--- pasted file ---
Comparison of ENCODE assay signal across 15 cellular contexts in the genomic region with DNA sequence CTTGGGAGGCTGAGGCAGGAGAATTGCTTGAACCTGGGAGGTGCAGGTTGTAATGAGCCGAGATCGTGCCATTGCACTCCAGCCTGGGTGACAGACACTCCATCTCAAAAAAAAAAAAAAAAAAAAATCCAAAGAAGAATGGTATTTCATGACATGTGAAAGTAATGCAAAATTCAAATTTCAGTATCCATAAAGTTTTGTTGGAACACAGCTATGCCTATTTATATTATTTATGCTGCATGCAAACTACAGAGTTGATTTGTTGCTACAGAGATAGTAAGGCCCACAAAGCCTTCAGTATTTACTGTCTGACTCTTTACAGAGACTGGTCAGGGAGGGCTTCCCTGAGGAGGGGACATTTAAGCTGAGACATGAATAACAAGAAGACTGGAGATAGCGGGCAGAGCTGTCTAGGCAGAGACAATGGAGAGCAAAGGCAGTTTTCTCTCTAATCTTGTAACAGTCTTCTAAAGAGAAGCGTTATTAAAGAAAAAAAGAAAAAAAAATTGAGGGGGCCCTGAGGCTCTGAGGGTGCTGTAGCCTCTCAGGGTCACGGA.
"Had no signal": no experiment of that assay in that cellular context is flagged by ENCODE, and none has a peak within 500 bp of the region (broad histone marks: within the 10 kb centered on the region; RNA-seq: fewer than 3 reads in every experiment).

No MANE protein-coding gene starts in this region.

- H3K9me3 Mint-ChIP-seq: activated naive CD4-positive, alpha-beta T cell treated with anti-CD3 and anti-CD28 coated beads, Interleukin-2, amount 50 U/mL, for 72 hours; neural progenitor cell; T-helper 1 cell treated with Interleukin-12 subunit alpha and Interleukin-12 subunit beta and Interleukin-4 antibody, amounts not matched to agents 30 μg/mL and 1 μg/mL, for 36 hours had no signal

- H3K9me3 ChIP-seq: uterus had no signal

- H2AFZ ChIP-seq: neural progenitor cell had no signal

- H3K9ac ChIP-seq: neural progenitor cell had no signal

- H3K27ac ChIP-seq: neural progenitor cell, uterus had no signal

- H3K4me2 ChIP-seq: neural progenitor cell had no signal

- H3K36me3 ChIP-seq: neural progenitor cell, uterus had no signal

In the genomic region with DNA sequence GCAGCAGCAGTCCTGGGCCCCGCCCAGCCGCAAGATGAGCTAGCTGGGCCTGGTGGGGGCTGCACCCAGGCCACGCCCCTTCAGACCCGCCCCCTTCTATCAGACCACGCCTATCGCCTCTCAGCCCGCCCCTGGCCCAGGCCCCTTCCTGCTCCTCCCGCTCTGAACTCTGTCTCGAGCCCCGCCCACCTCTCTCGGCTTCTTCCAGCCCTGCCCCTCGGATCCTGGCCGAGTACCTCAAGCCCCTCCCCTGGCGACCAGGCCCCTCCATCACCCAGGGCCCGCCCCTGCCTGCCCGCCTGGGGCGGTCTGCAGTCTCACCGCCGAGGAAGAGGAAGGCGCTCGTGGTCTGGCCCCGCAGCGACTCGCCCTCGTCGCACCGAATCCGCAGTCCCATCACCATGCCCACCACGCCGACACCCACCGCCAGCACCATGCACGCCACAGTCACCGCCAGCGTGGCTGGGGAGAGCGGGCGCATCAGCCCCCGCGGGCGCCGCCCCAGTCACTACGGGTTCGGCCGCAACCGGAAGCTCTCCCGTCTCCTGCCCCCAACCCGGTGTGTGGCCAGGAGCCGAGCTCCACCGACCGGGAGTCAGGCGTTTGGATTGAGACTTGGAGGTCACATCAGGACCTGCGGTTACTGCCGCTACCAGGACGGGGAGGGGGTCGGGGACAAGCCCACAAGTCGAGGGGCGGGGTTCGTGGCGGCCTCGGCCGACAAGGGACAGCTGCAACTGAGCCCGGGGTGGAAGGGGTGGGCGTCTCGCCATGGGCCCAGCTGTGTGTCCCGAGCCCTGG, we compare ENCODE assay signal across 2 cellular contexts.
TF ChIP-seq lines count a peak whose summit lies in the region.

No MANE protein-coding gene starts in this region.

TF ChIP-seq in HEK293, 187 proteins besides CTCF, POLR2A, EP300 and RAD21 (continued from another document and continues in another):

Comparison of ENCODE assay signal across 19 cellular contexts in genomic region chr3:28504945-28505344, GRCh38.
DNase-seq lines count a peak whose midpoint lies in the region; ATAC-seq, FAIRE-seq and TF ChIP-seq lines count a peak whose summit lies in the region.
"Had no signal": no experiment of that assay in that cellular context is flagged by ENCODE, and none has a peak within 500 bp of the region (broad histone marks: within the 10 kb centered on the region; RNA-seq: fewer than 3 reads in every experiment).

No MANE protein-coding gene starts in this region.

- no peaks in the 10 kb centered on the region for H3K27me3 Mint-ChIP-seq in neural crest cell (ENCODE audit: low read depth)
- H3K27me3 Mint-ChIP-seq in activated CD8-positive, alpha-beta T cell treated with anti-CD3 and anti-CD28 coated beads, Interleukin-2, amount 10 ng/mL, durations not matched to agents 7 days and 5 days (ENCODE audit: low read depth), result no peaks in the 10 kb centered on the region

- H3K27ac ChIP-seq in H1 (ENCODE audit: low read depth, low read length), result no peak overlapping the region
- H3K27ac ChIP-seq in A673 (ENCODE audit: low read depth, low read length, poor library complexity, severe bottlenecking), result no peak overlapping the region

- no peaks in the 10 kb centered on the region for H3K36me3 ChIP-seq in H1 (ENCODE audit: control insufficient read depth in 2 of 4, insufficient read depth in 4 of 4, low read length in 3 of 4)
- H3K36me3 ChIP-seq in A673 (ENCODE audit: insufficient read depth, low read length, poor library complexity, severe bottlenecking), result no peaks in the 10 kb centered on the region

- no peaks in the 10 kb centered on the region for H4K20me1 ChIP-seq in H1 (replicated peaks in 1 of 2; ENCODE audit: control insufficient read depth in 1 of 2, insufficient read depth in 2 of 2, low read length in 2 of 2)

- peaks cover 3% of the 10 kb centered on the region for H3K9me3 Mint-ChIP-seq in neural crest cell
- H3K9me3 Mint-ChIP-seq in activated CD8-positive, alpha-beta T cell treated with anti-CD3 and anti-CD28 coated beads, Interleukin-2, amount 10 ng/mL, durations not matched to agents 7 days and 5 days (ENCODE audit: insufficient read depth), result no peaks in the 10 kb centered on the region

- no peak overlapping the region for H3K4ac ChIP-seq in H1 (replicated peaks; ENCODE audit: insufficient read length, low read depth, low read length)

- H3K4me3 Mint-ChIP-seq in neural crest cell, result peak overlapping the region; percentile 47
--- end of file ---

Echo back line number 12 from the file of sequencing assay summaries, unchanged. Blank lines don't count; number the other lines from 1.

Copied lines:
TF ChIP-seq lines count a peak whose summit lies in the region.